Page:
A typical notice (Irish: fógra) at a National Monument. (Note that the current minister responsible is the Minister for Housing, Local Government and Heritage)

A national monument (Irish: séadchomhartha náisiúnta) in the Republic of Ireland is a structure or site, the preservation of which has been deemed to be of national importance and therefore worthy of state protection. If the land adjoining the monument is essential to protect it, this land may also be protected.

Equivalent monuments in Northern Ireland are termed scheduled monuments and come under the protection of the Department for Communities.[citation needed]

Legal framework for protection

National monuments are managed under the auspices of the National Monuments Service, which is part of the Department of Housing, Local Government and Heritage.[1][2][3] The official status of national monument is conferred under the National Monuments Acts 1930 to 2014.[4]

Monuments had been protected under the Ancient Monuments Protection Act 1882, an Act of the Parliament of the United Kingdom of Great Britain and Ireland. After the establishment of the Irish Free State in 1922, this framework was reformed by the National Monuments Act 1930.[5] The list of national monuments has since been expanded. By 2010 there were nearly 1,000 monuments in state ownership or guardianship, although this represents only a small proportion of Ireland's recorded archaeological heritage.[6] There are more than 126,000 known sites ['Recorded Monuments'] in Ireland.[7] Each national monument is numbered (for example, the Rock of Cashel is National Monument number 128, Newgrange is number 147),[8] and a numbered monument may represent a group of sites, as is the case at the Rock of Cashel.

A provision of the National Monuments (Amendment) Act 2004 allows for the destruction in whole or in part of a national monument by the Government of Ireland if such destruction is deemed to be in the "public interest".[9] According to press reports, these provisions were included to facilitate road schemes, and in particular the destruction of Carrickmines Castle, a national monument, to build an intersection along the south-eastern section of the M50 motorway.[citation needed]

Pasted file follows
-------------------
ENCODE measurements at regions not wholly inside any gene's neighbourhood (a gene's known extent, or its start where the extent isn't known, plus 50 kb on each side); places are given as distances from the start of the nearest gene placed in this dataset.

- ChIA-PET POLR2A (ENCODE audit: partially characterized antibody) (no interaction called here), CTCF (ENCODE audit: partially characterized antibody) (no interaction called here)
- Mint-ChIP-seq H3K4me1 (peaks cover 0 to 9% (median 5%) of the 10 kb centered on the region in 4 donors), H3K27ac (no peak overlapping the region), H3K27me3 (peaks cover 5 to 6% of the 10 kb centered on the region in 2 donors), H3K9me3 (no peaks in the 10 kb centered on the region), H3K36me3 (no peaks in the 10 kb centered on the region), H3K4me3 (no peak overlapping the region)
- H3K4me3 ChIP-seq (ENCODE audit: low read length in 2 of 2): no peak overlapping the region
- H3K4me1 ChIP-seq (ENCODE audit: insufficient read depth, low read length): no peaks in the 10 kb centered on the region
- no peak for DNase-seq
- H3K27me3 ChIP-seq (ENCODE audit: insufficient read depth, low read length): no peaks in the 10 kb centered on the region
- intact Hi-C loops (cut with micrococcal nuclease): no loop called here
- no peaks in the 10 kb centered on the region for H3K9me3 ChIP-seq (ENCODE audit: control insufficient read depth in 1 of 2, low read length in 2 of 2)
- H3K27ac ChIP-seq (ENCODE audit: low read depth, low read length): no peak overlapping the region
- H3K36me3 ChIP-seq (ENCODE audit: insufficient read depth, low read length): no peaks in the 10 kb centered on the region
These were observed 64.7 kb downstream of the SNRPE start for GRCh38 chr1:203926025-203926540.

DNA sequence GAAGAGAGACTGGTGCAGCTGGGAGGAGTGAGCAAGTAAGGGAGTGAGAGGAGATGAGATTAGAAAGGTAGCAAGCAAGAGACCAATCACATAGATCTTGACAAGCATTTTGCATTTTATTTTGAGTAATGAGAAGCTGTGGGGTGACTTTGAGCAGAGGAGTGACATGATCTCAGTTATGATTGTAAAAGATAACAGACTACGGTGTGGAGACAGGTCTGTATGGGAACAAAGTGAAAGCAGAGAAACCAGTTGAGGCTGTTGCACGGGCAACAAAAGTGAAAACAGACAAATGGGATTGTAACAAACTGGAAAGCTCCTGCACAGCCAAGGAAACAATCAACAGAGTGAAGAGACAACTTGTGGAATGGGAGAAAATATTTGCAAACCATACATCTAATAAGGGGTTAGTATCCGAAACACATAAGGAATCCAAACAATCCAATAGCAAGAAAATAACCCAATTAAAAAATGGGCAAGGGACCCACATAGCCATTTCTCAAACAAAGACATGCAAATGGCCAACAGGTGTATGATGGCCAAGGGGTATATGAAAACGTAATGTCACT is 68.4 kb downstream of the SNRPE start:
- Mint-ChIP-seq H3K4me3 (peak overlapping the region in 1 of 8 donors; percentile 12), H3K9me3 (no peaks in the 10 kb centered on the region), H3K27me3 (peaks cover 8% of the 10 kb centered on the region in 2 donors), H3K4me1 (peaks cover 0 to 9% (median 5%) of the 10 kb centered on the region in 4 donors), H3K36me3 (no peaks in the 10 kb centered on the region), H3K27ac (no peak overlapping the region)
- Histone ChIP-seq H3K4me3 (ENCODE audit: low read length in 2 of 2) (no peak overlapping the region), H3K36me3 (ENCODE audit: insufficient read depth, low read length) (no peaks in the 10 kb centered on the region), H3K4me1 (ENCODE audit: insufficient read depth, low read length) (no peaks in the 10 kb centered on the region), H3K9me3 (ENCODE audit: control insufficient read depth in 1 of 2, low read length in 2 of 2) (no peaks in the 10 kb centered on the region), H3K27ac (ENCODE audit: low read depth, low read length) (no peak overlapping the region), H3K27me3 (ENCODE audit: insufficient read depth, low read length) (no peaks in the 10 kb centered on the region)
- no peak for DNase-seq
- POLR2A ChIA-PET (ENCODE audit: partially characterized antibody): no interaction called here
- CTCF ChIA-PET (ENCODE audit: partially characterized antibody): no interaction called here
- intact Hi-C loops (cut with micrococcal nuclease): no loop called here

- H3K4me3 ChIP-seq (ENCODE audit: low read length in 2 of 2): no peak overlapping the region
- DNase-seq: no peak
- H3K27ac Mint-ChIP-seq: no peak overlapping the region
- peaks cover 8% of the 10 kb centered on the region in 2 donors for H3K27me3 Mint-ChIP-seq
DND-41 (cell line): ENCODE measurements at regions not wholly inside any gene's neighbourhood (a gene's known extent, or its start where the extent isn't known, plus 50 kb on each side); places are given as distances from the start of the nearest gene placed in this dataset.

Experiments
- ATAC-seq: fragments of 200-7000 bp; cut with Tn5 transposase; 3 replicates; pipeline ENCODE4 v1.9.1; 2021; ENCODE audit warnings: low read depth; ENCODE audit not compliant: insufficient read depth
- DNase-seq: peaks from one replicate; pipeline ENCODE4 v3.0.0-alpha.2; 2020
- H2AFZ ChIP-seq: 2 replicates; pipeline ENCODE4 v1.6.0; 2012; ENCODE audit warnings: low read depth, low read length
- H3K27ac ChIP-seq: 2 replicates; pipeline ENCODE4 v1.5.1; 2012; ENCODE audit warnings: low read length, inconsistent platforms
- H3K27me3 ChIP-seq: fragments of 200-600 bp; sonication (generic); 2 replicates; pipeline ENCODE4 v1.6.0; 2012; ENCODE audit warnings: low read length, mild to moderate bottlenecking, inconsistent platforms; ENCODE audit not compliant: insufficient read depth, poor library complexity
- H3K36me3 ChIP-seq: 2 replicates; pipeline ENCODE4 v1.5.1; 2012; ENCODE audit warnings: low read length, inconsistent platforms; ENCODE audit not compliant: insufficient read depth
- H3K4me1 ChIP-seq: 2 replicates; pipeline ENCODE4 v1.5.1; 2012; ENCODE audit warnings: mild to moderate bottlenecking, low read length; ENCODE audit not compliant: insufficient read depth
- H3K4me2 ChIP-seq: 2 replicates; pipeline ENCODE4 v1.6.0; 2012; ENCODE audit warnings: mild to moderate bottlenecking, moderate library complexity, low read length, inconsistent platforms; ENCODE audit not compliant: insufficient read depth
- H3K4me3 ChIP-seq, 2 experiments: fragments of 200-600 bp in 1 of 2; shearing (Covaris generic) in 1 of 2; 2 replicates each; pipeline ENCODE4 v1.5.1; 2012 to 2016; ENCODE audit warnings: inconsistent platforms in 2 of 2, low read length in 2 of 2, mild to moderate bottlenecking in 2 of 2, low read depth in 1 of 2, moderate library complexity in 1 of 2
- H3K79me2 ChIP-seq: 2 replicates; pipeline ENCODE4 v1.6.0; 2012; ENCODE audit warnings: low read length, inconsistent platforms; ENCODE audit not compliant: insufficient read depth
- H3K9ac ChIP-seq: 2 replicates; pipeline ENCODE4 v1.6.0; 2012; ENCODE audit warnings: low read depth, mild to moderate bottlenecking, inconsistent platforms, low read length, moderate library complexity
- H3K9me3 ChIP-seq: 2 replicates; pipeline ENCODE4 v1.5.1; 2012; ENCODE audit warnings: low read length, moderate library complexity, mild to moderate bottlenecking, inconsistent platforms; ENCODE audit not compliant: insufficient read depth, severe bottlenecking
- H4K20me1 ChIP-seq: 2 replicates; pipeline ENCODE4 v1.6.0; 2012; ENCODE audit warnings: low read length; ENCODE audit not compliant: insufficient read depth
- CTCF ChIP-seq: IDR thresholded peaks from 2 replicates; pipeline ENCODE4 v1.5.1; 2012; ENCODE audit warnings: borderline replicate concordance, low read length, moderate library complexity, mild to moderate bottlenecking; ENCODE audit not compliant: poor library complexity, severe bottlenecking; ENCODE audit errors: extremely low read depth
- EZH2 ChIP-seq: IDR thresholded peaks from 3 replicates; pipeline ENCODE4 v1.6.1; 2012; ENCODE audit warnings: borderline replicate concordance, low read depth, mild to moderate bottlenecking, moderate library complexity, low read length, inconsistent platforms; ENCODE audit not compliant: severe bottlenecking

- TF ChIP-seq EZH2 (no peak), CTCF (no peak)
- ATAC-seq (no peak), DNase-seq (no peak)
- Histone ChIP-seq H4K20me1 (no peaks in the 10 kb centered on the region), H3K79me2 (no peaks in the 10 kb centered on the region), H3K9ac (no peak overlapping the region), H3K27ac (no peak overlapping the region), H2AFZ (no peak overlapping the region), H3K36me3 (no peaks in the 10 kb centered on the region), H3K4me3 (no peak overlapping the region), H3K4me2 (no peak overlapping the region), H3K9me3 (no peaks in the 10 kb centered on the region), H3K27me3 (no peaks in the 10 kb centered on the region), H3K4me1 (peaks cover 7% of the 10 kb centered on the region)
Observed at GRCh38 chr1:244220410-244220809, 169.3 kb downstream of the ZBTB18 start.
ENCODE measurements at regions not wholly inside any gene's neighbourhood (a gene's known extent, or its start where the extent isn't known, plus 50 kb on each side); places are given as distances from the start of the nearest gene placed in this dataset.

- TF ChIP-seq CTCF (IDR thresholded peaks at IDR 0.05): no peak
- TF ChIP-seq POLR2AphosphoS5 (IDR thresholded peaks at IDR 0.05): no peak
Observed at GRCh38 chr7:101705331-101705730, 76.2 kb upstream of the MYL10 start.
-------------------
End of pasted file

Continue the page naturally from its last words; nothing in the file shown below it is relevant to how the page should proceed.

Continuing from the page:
World Heritage Sites

Main article: List of World Heritage Sites in the Republic of Ireland

Two national monuments are also recognised by UNESCO as World Heritage Sites: Brú na Bóinne in County Meath and Skellig Michael in County Kerry.

List of monuments

Province County Individual Monuments
Connacht Galway 88
Munster Kerry 76
Munster Limerick 62
Munster Cork 58
Connacht Mayo 53
Leinster Meath 53
Munster Tipperary 48
Munster Clare 37
Leinster Kilkenny 33
Leinster Dublin 30
Connacht Sligo 24
Leinster Wicklow 24
Leinster Louth 23
Leinster Wexford 17
Ulster Donegal 16
Leinster Kildare 16
Connacht Roscommon 15
Leinster Westmeath 15
Leinster Carlow 14
Munster Waterford 14
Leinster Offaly 10
Leinster Laois 8
Ulster Cavan 7
Connacht Leitrim 7
Ulster Monaghan 7
Leinster Longford 6
Total Republic of Ireland 761

The following is an index to lists of National Monuments of the Republic of Ireland, divided by province.


Main article: List of national monuments in Connacht


Main article: List of national monuments in Leinster


Main article: List of national monuments in Munster


Main article: List of national monuments in Ulster


  1. ^ Heritage (Transfer of Departmental Administration and Ministerial Functions) Order 2020 (S.I. No. 339 of 2020). Signed on 8 September 2020. Statutory Instrument of the Government of Ireland. Retrieved from Irish Statute Book.
  2. ^ "National Monuments Service". Who Does What. Retrieved 24 February 2021.
  3. ^ Homepage of the National Monuments Service
  4. ^ Local Government Reform Act 2014, s. 1: Short title, collective citations, constructions and commencement (No. 1 of 2014, s. 1). Enacted on 27 January 2014. Act of the Oireachtas. Retrieved from Irish Statute Book.
  5. ^ National Monuments Act 1930 (No. 2 of 1930). Enacted on 26 February 1930. Act of the Oireachtas. Retrieved from Irish Statute Book.
  6. ^ "National Monuments Service - How many National Monuments are in State care?". Retrieved 7 February 2021.
  7. ^ "National Monuments Loophole". Friends of the Irish Environment. Retrieved 7 February 2021.
  8. ^ "National Monuments Service - Search by County". Retrieved 7 February 2021.
  9. ^ National Monuments (Amendment) Act 2004, s. 5: Injury to national monuments, etc. (No. 22 of 2004, s. 5). Enacted on 18 July 2004. Act of the Oireachtas. Retrieved from Irish Statute Book.